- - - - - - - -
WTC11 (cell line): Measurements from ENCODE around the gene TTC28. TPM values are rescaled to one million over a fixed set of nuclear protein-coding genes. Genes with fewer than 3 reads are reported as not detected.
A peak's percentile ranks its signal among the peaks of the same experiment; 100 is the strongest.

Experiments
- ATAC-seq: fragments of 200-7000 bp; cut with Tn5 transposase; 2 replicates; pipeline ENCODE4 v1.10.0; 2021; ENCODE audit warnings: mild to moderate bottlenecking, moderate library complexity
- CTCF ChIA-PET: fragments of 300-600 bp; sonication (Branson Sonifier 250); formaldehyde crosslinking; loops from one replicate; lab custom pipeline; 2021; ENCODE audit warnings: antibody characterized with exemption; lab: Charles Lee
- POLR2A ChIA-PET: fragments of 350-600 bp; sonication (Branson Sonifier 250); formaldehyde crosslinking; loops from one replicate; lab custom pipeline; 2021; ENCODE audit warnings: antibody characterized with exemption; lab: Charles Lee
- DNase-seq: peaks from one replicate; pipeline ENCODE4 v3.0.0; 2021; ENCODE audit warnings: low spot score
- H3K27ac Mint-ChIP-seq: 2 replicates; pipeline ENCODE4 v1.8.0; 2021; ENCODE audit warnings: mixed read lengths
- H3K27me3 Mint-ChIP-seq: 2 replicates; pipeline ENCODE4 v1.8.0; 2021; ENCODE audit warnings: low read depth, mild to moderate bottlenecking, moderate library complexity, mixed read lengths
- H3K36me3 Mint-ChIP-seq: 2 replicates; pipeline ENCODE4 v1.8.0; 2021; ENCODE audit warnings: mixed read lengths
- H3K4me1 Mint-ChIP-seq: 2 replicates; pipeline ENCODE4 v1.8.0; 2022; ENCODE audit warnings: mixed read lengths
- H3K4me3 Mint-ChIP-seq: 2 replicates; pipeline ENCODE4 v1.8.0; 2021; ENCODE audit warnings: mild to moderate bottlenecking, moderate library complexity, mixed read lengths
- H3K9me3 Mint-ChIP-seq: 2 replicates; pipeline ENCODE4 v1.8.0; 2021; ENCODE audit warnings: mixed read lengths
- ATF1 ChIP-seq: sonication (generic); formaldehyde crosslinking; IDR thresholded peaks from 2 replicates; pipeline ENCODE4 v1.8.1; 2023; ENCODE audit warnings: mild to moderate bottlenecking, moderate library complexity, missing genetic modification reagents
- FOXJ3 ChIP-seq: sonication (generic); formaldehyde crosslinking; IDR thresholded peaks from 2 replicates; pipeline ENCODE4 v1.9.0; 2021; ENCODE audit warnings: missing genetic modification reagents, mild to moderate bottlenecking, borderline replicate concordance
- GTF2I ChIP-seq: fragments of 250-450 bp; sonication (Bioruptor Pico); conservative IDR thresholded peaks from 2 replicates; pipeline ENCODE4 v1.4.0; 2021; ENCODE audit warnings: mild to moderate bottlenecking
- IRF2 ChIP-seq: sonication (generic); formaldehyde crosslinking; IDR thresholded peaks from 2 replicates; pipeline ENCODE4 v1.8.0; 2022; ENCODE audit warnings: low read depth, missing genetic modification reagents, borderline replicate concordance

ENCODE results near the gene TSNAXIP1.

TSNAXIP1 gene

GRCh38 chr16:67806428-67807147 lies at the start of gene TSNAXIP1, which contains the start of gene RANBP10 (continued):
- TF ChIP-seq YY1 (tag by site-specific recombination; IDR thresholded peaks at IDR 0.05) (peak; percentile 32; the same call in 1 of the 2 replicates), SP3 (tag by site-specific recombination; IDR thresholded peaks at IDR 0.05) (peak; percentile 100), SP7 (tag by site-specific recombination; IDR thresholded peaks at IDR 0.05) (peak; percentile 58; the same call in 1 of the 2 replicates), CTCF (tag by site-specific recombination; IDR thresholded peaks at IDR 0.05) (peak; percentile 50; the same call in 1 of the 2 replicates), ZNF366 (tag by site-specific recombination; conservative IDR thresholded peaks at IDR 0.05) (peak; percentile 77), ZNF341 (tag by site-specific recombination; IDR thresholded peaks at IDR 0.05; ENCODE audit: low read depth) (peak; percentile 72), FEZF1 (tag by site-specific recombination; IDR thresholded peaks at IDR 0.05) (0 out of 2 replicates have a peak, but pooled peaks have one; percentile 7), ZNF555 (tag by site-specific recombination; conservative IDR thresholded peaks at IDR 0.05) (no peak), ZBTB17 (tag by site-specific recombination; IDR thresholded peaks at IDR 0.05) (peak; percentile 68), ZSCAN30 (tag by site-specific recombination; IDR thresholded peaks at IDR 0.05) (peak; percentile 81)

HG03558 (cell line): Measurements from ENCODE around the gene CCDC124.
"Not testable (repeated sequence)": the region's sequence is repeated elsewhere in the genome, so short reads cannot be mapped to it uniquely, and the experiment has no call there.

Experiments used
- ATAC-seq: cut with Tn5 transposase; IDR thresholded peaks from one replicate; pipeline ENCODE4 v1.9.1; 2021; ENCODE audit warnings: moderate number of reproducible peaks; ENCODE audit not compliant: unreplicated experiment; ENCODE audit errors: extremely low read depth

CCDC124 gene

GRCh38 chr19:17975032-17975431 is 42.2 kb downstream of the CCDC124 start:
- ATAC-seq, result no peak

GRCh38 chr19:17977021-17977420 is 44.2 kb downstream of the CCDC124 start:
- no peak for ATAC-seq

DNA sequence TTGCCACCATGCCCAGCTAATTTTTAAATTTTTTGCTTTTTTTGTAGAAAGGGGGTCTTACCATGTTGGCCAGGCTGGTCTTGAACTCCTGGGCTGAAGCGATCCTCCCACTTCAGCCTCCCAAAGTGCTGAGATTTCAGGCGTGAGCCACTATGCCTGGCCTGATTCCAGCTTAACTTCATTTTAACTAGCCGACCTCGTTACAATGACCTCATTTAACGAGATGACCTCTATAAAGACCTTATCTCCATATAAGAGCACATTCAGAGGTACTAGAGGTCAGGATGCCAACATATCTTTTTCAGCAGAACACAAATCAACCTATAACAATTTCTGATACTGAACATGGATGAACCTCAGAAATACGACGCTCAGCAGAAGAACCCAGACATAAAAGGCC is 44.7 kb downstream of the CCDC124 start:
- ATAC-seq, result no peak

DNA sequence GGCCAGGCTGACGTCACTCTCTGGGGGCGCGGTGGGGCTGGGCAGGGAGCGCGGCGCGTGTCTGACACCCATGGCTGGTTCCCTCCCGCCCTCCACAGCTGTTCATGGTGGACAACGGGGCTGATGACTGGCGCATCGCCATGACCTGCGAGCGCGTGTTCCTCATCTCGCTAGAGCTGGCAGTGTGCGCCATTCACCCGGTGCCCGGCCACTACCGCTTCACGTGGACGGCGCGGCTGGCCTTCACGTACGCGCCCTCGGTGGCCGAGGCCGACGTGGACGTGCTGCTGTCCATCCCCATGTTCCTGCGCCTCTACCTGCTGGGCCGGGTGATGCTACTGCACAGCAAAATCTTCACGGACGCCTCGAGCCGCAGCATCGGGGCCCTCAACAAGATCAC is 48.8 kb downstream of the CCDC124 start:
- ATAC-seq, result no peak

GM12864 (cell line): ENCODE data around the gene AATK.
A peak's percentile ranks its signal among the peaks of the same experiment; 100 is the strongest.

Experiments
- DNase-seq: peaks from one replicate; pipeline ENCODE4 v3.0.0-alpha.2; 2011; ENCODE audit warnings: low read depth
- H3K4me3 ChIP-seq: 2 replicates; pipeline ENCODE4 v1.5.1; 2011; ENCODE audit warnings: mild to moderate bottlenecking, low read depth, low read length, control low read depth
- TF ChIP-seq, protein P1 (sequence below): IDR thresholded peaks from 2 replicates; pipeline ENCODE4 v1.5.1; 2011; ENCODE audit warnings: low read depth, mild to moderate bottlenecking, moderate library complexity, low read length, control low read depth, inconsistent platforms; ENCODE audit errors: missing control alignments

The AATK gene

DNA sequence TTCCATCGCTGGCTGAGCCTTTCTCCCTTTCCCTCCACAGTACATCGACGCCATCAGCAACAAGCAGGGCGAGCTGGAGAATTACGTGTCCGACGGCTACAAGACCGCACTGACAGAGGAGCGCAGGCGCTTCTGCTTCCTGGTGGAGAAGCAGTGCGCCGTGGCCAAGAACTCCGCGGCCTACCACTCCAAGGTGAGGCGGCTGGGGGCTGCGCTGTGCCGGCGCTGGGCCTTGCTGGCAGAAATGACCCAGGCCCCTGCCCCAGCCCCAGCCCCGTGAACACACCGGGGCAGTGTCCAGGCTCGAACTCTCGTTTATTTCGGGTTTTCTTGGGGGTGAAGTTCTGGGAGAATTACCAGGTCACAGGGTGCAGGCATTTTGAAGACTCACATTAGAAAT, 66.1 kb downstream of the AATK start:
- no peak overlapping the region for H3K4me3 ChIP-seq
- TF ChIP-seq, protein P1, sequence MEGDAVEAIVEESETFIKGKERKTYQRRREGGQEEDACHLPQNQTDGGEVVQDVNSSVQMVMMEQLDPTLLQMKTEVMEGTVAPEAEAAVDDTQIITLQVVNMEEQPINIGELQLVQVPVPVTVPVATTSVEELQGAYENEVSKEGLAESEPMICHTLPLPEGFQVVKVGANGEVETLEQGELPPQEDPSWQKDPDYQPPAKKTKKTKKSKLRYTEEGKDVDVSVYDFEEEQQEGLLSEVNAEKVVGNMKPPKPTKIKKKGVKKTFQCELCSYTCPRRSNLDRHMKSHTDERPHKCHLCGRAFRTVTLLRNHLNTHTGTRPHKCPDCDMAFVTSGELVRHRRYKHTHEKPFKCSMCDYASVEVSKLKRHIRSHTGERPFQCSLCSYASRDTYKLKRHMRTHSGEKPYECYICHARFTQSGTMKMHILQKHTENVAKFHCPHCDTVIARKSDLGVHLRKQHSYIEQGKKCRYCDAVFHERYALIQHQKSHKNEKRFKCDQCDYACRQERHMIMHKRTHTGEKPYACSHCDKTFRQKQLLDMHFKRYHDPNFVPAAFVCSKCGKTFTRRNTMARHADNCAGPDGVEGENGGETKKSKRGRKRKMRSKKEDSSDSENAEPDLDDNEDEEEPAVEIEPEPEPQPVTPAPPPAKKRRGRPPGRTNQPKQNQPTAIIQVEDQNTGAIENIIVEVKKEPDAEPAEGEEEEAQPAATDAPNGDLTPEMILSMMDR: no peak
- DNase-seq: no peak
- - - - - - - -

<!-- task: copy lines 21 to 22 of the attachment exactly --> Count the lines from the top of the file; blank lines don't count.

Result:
- TF ChIP-seq YY1 (tag by site-specific recombination; IDR thresholded peaks at IDR 0.05) (peak; percentile 32; the same call in 1 of the 2 replicates), SP3 (tag by site-specific recombination; IDR thresholded peaks at IDR 0.05) (peak; percentile 100), SP7 (tag by site-specific recombination; IDR thresholded peaks at IDR 0.05) (peak; percentile 58; the same call in 1 of the 2 replicates), CTCF (tag by site-specific recombination; IDR thresholded peaks at IDR 0.05) (peak; percentile 50; the same call in 1 of the 2 replicates), ZNF366 (tag by site-specific recombination; conservative IDR thresholded peaks at IDR 0.05) (peak; percentile 77), ZNF341 (tag by site-specific recombination; IDR thresholded peaks at IDR 0.05; ENCODE audit: low read depth) (peak; percentile 72), FEZF1 (tag by site-specific recombination; IDR thresholded peaks at IDR 0.05) (0 out of 2 replicates have a peak, but pooled peaks have one; percentile 7), ZNF555 (tag by site-specific recombination; conservative IDR thresholded peaks at IDR 0.05) (no peak), ZBTB17 (tag by site-specific recombination; IDR thresholded peaks at IDR 0.05) (peak; percentile 68), ZSCAN30 (tag by site-specific recombination; IDR thresholded peaks at IDR 0.05) (peak; percentile 81)

HG03558 (cell line): Measurements from ENCODE around the gene CCDC124.